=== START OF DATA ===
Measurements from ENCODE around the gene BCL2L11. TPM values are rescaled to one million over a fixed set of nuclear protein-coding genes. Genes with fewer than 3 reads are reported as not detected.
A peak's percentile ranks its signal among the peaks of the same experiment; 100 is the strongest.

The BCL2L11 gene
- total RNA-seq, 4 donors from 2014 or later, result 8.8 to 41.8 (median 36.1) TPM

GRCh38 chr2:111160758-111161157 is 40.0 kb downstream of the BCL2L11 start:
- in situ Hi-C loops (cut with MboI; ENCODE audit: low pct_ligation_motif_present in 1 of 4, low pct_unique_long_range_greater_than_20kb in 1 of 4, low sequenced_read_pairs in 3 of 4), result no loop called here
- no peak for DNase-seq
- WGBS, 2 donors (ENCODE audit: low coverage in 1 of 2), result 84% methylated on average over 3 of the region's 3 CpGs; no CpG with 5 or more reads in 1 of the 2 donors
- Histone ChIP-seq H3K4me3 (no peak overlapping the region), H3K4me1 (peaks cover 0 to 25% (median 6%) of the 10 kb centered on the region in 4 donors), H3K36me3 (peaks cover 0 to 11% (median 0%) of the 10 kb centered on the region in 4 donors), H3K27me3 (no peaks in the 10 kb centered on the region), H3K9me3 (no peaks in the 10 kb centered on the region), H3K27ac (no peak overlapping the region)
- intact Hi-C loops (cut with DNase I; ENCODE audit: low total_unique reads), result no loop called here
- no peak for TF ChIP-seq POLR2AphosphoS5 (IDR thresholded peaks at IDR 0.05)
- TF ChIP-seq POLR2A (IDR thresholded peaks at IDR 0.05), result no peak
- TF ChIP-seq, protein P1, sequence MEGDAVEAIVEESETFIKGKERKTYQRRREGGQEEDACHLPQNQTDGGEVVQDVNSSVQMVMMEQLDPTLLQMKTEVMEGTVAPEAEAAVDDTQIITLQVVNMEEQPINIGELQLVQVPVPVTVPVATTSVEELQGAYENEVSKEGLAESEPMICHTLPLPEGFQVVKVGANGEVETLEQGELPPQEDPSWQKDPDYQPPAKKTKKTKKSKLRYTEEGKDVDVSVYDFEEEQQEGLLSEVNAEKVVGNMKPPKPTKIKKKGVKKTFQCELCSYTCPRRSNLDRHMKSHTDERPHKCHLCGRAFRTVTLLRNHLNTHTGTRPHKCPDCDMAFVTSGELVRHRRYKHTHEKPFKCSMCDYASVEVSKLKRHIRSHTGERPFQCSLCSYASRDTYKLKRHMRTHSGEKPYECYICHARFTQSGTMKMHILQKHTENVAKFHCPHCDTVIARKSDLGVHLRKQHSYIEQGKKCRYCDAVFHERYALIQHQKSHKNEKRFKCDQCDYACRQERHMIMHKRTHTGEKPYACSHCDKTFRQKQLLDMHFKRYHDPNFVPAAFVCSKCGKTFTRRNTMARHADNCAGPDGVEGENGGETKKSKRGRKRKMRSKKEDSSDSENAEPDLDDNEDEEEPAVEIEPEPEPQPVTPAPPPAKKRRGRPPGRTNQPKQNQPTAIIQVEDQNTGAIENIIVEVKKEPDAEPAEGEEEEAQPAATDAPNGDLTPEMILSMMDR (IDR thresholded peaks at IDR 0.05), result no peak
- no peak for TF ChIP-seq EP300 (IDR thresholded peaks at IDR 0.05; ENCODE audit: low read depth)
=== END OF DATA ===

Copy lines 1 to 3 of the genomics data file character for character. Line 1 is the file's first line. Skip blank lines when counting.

Measurements from ENCODE around the gene BCL2L11. TPM values are rescaled to one million over a fixed set of nuclear protein-coding genes. Genes with fewer than 3 reads are reported as not detected.
A peak's percentile ranks its signal among the peaks of the same experiment; 100 is the strongest.

The BCL2L11 gene